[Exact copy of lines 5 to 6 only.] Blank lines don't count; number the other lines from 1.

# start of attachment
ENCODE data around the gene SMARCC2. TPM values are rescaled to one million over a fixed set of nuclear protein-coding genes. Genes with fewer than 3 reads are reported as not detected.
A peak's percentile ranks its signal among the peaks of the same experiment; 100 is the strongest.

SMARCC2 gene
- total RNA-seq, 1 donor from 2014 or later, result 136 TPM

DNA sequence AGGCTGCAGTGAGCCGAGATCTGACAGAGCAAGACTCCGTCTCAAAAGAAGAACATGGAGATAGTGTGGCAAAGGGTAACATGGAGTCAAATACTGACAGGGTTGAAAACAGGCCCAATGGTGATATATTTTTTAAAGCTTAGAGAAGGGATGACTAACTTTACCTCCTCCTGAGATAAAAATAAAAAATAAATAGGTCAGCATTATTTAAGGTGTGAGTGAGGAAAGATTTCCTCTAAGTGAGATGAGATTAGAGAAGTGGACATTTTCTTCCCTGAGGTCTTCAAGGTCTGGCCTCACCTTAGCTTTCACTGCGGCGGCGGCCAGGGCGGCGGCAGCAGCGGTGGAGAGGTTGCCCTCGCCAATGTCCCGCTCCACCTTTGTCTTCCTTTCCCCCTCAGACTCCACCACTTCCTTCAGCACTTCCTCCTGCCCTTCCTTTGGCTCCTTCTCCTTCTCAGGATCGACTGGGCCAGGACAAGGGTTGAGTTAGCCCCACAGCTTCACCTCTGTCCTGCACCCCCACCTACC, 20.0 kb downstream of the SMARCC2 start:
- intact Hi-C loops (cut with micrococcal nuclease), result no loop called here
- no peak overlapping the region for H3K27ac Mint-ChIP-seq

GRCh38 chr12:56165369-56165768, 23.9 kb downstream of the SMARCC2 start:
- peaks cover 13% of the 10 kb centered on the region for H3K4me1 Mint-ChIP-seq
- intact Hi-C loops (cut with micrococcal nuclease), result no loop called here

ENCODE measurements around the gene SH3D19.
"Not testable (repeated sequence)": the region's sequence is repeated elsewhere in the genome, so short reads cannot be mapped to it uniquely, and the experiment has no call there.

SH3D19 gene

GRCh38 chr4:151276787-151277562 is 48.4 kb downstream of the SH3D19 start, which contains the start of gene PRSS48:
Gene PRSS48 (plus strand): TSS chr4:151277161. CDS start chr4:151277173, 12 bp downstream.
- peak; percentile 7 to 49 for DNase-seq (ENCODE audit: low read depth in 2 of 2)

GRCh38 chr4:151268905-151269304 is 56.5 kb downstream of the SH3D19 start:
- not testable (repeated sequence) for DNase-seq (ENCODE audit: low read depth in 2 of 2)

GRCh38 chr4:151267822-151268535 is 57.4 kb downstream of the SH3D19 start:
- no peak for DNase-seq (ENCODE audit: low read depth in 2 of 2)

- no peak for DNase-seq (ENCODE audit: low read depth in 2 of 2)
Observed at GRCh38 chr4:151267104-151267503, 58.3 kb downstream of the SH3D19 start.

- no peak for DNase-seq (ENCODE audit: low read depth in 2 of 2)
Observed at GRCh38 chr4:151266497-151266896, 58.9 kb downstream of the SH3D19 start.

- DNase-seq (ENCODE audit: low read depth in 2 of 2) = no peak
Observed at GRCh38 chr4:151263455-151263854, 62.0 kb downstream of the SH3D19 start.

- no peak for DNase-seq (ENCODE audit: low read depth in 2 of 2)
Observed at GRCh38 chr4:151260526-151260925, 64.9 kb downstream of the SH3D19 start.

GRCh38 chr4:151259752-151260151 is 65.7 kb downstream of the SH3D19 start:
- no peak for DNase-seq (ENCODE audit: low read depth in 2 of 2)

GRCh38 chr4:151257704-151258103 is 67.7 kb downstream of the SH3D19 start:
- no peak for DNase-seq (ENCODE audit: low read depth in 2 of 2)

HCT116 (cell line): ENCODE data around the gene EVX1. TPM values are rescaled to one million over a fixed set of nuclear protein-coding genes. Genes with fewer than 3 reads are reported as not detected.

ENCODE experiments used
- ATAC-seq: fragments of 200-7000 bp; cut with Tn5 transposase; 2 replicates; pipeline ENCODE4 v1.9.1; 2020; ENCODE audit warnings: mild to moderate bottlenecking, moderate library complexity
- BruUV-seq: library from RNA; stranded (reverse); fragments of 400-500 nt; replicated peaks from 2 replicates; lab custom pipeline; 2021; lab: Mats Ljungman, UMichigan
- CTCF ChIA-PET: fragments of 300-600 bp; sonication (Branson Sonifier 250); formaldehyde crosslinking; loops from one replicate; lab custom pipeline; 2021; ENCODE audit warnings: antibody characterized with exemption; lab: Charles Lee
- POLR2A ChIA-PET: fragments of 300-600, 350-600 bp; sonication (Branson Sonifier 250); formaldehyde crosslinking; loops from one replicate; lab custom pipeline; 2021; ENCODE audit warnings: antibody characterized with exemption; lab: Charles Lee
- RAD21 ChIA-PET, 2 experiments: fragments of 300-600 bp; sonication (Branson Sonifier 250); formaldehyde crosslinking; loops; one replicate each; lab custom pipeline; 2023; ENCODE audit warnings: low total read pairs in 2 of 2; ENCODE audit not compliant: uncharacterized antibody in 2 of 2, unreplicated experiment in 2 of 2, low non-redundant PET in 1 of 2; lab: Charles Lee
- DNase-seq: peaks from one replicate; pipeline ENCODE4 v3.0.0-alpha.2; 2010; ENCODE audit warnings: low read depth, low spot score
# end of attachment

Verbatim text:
DNA sequence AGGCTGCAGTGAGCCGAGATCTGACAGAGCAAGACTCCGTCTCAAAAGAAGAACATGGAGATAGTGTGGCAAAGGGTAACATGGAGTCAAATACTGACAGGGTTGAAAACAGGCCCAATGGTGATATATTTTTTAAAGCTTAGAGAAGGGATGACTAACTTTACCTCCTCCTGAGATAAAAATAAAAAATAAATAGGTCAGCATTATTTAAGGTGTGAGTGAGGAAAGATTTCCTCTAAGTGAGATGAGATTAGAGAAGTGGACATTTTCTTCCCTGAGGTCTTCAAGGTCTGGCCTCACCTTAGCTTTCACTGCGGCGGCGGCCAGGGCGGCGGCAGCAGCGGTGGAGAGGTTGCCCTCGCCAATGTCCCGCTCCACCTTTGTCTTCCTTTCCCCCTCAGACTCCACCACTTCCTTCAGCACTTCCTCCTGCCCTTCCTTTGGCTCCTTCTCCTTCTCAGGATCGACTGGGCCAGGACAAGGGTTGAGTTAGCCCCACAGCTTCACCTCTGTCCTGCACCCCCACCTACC, 20.0 kb downstream of the SMARCC2 start:
- intact Hi-C loops (cut with micrococcal nuclease), result no loop called here